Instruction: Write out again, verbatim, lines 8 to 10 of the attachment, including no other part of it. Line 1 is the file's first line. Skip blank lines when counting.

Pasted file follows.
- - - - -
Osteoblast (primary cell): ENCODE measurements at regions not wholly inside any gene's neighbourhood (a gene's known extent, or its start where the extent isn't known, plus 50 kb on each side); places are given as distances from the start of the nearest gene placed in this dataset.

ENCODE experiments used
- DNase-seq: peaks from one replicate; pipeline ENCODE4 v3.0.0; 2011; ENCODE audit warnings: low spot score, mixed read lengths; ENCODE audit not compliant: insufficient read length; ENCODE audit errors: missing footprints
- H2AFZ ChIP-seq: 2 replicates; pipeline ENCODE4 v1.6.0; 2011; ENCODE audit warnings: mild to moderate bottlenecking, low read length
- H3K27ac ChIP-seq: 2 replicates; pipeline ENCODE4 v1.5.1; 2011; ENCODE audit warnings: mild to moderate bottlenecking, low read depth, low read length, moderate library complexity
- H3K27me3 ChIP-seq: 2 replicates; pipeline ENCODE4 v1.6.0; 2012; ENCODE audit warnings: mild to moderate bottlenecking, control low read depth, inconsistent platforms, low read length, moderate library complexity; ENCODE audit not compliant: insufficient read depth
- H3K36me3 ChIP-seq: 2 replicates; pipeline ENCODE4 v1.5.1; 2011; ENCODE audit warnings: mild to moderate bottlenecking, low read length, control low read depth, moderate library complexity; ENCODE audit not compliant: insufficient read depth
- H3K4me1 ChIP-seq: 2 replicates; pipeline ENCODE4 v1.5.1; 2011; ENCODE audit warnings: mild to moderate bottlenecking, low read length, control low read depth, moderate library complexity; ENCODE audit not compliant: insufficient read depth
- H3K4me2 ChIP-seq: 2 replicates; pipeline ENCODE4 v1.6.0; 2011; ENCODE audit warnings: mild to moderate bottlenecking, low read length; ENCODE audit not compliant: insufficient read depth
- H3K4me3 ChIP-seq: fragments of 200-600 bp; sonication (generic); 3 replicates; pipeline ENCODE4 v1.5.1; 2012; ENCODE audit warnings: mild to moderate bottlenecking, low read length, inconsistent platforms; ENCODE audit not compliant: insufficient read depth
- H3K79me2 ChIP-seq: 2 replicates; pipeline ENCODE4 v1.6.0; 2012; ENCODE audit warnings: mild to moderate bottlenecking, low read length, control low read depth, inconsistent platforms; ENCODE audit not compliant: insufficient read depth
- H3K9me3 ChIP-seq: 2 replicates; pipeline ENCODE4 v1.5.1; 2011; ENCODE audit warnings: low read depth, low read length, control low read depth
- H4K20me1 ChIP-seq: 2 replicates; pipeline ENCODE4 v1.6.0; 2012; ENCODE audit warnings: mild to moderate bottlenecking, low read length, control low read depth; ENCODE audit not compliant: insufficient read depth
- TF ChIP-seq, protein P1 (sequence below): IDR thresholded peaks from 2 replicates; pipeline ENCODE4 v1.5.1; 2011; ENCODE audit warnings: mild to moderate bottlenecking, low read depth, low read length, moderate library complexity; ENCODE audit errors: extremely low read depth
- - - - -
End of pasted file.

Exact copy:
- H3K4me1 ChIP-seq: 2 replicates; pipeline ENCODE4 v1.5.1; 2011; ENCODE audit warnings: mild to moderate bottlenecking, low read length, control low read depth, moderate library complexity; ENCODE audit not compliant: insufficient read depth
- H3K4me2 ChIP-seq: 2 replicates; pipeline ENCODE4 v1.6.0; 2011; ENCODE audit warnings: mild to moderate bottlenecking, low read length; ENCODE audit not compliant: insufficient read depth
- H3K4me3 ChIP-seq: fragments of 200-600 bp; sonication (generic); 3 replicates; pipeline ENCODE4 v1.5.1; 2012; ENCODE audit warnings: mild to moderate bottlenecking, low read length, inconsistent platforms; ENCODE audit not compliant: insufficient read depth